The seminar outlines the dysfunctional policy decisions that gave rise to an undocumented population that peaked at 12 million persons in 2008. It reviews what has happened to that population in subsequent years, focusing on the changing circumstances in Mexico and Central America and policy decisions taken during the Obama Administration. It concludes with a look at the policies unleashed by the Trump administration and their mismatch with the realities of traffic on the Mexico-U.S. border and the actual security needs of the United States.
Douglas S. Massey is the Henry G. Bryant Professor of Sociology and Public Affairs at Princeton University’s Woodrow Wilson School of Public and International Affairs. His award-winning publications include Climbing Mount Laurel: The Struggle for Affordable Housing and Social Mobility in an American Suburb, Brokered Boundaries: Creating Immigrant Identity in Anti-Immigrant Times, and Beyond Smoke and Mirrors: Mexican Immigration in an Age of Economic Integration. Since 1982 he has also co-directed (with Jorge Durand, University of Guadalajara), the Mexican Migration Project that was created to further our understanding of the complex process of Mexican migration to the United States. The recipient of many research grants and awards, including a John Simon Guggenheim Fellowship, Massey has also served on the faculties of the University of Chicago and the University of Pennsylvania.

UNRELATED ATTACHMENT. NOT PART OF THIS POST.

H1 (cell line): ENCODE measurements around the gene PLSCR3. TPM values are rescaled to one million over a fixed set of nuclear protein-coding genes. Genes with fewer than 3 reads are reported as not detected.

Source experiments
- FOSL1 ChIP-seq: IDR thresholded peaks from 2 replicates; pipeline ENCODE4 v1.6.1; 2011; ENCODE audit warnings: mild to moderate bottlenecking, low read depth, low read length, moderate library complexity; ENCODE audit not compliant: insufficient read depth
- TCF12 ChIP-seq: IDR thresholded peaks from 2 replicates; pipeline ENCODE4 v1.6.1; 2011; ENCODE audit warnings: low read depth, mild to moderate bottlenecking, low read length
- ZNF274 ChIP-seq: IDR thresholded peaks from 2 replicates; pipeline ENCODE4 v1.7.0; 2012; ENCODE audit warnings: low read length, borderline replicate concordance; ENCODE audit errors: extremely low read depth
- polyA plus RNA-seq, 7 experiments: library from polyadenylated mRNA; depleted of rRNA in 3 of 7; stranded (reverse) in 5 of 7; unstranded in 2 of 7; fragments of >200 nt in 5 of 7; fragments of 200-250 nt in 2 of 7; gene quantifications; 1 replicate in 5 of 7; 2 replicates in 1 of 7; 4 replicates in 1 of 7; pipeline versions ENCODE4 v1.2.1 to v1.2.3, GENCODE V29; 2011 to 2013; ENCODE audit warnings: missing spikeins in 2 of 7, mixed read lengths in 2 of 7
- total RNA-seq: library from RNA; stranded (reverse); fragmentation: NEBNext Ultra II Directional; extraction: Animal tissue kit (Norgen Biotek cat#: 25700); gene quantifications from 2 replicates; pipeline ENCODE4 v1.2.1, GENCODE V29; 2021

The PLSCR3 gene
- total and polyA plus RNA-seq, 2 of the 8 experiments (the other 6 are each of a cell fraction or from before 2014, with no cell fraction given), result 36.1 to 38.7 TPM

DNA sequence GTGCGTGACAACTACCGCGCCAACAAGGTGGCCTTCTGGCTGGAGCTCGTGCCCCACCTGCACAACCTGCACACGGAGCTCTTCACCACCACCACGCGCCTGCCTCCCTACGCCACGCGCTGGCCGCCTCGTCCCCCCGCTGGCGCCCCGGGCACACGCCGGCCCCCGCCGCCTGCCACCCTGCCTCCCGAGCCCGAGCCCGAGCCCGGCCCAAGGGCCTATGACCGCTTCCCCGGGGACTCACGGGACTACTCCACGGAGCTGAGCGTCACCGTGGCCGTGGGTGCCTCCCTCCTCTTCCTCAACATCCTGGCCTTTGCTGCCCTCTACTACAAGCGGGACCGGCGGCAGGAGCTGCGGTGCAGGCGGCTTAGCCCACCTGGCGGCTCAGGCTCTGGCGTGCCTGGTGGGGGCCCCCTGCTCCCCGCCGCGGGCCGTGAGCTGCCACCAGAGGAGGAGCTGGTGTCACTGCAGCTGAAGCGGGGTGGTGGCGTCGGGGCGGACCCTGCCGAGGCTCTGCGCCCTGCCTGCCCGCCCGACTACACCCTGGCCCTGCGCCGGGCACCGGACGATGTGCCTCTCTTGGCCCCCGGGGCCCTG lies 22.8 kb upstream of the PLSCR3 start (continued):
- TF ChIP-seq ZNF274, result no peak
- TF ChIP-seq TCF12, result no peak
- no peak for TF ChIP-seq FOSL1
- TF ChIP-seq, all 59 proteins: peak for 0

This event has been made possible through the generosity of Montecito Bank & Trust, Mitchell Kauffman and Joanne Moran.
Douglas S. Massey, “Today’s U.S.-Mexico ‘Border Crisis’ in 6 charts,” The Conversation, June 27, 2018
Douglas S. Massey, “America’s Immigration Policy Fiasco: Learning from Past Mistakes,” Daedalus, vol. 142, no. 3, 2013, pp. 5-15